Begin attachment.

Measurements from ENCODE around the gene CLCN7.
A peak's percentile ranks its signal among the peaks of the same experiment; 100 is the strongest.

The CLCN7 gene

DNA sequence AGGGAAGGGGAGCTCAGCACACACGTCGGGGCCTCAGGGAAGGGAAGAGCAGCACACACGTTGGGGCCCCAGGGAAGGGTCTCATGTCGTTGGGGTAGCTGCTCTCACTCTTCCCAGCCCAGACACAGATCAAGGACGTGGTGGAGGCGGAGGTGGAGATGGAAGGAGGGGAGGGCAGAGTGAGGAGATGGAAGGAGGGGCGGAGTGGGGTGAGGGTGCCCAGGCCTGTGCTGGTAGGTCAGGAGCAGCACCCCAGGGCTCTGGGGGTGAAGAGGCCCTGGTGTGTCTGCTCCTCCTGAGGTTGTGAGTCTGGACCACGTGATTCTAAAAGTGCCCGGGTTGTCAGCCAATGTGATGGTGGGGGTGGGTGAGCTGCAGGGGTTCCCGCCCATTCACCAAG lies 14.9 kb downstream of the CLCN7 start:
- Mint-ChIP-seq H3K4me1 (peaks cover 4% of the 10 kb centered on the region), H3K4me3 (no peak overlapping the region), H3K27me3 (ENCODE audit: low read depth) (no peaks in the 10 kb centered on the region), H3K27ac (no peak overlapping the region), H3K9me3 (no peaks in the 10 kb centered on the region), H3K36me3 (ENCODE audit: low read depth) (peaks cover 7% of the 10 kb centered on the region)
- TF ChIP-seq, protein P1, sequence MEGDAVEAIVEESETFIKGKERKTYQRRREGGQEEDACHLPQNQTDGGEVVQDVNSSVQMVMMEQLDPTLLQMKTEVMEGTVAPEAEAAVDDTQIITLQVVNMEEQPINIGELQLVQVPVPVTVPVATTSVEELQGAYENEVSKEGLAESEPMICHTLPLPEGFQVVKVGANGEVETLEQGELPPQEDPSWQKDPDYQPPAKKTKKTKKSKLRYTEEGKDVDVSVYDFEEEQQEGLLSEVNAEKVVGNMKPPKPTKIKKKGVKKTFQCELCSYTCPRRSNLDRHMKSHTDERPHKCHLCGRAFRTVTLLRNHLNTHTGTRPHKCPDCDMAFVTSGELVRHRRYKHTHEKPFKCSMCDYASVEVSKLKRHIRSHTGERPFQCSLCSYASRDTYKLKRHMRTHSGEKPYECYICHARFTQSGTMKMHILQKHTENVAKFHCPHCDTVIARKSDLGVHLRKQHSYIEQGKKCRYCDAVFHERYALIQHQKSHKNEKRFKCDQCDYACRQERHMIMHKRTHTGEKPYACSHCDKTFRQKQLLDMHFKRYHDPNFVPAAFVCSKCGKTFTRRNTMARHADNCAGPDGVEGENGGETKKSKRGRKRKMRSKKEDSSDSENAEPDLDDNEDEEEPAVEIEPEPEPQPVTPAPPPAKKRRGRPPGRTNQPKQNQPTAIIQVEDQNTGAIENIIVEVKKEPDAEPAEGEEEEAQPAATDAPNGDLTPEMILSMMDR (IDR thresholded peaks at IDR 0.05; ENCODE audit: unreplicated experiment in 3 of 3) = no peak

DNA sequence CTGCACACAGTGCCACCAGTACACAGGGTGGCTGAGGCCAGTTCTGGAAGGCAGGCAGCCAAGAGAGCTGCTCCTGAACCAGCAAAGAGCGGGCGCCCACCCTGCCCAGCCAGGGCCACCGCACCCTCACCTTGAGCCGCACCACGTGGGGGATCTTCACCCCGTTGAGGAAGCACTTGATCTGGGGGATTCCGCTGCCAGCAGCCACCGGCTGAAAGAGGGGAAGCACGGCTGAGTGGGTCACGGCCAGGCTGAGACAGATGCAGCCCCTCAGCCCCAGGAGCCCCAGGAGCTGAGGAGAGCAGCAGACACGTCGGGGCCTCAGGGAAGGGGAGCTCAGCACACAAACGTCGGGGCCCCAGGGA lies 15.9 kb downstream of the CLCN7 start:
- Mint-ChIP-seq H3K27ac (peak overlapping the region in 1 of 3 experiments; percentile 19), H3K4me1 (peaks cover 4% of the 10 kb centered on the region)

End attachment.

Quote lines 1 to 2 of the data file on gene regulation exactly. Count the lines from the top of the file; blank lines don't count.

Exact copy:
Measurements from ENCODE around the gene CLCN7.
A peak's percentile ranks its signal among the peaks of the same experiment; 100 is the strongest.